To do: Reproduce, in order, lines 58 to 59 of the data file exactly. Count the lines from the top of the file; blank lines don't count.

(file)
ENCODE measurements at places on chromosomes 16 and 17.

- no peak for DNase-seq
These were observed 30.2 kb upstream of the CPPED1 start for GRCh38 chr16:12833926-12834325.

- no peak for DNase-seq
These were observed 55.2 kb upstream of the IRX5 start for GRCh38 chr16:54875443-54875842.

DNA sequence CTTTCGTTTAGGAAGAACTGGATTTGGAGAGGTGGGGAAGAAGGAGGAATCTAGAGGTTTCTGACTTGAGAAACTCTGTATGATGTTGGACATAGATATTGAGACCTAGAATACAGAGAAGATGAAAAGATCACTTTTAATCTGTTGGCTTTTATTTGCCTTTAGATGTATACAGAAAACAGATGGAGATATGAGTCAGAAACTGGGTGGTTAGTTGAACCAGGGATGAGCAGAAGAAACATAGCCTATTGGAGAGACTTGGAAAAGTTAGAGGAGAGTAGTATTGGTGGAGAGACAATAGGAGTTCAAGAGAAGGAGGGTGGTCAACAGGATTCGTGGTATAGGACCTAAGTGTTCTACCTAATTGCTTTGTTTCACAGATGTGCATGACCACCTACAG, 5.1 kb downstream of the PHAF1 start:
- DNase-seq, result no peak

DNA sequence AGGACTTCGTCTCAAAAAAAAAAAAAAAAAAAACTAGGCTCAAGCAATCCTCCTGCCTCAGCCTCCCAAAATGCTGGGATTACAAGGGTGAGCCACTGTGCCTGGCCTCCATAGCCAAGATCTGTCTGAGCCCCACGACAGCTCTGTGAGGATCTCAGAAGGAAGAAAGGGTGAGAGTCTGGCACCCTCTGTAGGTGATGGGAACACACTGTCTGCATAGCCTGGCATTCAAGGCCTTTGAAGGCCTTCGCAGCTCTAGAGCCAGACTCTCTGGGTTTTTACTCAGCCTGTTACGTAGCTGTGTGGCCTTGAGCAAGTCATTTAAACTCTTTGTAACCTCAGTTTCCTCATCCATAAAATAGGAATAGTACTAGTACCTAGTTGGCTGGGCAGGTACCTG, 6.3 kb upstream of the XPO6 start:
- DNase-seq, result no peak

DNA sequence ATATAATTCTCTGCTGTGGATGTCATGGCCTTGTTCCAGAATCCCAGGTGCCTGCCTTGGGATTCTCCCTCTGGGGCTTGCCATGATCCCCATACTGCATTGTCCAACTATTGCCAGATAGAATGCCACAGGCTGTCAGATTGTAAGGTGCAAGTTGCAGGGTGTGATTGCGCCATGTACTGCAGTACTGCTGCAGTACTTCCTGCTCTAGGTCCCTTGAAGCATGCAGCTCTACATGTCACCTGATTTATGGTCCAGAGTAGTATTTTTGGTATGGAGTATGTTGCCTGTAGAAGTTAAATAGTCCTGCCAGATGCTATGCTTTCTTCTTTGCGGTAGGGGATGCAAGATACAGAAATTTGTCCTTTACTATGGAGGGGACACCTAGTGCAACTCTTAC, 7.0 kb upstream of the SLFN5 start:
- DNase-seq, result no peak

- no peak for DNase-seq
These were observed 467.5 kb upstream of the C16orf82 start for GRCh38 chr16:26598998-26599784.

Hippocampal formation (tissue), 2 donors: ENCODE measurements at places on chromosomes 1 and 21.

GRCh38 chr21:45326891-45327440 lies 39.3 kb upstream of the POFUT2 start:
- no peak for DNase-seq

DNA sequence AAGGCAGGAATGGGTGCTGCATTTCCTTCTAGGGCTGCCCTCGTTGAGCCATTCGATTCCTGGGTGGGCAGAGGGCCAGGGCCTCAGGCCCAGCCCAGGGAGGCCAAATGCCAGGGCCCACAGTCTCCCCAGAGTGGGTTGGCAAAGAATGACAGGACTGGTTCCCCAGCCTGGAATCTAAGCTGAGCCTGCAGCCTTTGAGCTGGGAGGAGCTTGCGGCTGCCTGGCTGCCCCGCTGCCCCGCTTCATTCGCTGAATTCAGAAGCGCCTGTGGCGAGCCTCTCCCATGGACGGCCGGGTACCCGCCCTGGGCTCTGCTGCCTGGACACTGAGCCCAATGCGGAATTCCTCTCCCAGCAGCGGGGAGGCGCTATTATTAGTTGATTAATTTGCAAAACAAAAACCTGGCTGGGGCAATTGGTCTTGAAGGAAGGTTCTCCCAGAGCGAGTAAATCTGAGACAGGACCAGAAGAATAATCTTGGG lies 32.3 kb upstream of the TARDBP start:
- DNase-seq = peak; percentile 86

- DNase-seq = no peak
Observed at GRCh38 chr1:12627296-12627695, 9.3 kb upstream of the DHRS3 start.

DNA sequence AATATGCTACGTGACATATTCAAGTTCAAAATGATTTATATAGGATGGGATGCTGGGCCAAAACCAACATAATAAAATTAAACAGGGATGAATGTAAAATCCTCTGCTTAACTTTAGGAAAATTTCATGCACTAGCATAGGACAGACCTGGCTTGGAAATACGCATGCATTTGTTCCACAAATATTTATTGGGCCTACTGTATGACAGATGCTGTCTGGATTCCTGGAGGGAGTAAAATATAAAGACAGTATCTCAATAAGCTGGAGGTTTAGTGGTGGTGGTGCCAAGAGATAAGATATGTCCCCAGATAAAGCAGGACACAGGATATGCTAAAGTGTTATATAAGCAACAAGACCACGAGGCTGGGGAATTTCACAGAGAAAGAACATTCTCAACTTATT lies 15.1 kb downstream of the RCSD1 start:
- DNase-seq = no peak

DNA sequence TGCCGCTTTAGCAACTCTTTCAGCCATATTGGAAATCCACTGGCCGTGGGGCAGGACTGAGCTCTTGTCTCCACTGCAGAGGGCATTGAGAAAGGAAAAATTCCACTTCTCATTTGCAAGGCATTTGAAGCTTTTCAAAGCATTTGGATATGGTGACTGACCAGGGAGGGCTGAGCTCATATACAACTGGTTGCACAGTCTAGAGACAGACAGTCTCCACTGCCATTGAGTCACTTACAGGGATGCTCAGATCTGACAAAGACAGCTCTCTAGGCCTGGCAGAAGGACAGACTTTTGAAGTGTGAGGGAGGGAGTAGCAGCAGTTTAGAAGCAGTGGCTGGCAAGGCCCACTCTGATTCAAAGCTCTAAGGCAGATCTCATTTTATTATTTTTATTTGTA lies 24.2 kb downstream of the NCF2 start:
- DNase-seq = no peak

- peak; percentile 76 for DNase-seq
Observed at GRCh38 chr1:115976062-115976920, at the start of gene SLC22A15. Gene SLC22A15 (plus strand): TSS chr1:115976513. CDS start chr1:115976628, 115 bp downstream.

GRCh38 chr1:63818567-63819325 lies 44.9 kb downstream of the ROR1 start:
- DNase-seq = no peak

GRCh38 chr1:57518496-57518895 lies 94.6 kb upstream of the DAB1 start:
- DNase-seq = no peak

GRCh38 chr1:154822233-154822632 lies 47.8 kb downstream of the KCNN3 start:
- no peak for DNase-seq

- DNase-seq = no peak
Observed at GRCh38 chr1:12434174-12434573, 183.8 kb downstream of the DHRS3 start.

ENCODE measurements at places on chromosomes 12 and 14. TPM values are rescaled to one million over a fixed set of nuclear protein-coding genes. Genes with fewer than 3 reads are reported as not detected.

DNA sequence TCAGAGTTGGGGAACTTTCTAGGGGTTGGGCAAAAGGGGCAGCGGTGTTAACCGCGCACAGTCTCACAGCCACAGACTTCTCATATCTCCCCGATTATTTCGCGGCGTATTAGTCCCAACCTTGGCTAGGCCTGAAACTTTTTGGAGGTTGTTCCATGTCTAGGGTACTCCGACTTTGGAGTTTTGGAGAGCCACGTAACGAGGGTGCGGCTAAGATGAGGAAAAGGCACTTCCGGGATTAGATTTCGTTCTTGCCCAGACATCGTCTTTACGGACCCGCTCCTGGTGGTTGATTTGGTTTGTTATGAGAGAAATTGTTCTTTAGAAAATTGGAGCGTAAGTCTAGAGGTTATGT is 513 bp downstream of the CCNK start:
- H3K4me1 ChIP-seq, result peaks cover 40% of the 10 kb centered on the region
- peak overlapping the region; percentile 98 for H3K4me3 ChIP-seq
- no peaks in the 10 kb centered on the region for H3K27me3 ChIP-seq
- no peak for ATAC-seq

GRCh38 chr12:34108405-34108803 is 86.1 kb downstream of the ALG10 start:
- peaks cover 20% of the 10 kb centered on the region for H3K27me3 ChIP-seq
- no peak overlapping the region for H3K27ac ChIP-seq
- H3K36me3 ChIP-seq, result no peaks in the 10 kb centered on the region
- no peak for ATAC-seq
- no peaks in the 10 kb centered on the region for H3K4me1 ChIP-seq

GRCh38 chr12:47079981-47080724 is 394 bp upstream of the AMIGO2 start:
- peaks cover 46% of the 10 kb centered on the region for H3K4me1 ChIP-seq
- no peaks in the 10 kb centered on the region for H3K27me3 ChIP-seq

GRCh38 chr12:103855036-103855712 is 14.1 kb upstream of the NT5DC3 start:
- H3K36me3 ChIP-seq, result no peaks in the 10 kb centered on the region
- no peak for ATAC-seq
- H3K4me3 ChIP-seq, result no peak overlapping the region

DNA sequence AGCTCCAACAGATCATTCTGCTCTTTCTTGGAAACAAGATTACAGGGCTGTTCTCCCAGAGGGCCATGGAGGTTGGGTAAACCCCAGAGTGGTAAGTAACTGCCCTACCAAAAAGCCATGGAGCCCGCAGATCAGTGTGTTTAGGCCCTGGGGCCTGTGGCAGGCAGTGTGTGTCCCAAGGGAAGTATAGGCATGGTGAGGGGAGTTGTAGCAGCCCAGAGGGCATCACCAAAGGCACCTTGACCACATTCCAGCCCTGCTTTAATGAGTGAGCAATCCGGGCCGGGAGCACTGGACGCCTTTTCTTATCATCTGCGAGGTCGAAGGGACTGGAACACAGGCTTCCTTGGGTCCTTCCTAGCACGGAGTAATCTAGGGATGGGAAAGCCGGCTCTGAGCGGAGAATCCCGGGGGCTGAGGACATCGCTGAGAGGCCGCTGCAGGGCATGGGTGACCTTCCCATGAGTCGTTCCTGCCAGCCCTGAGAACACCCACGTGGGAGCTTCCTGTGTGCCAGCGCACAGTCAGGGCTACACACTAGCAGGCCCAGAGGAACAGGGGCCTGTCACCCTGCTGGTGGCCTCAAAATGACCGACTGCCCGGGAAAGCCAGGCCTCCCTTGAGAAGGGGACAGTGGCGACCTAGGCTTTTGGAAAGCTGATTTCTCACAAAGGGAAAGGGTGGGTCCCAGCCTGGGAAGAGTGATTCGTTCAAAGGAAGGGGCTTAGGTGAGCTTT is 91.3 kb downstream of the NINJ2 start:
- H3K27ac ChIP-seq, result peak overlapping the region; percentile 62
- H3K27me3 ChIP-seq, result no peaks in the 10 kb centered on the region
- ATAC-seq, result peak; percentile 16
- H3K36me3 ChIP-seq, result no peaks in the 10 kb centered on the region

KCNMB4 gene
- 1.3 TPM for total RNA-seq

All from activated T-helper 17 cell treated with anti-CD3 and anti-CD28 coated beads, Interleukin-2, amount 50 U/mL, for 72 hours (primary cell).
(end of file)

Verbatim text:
- H3K36me3 ChIP-seq, result no peaks in the 10 kb centered on the region

KCNMB4 gene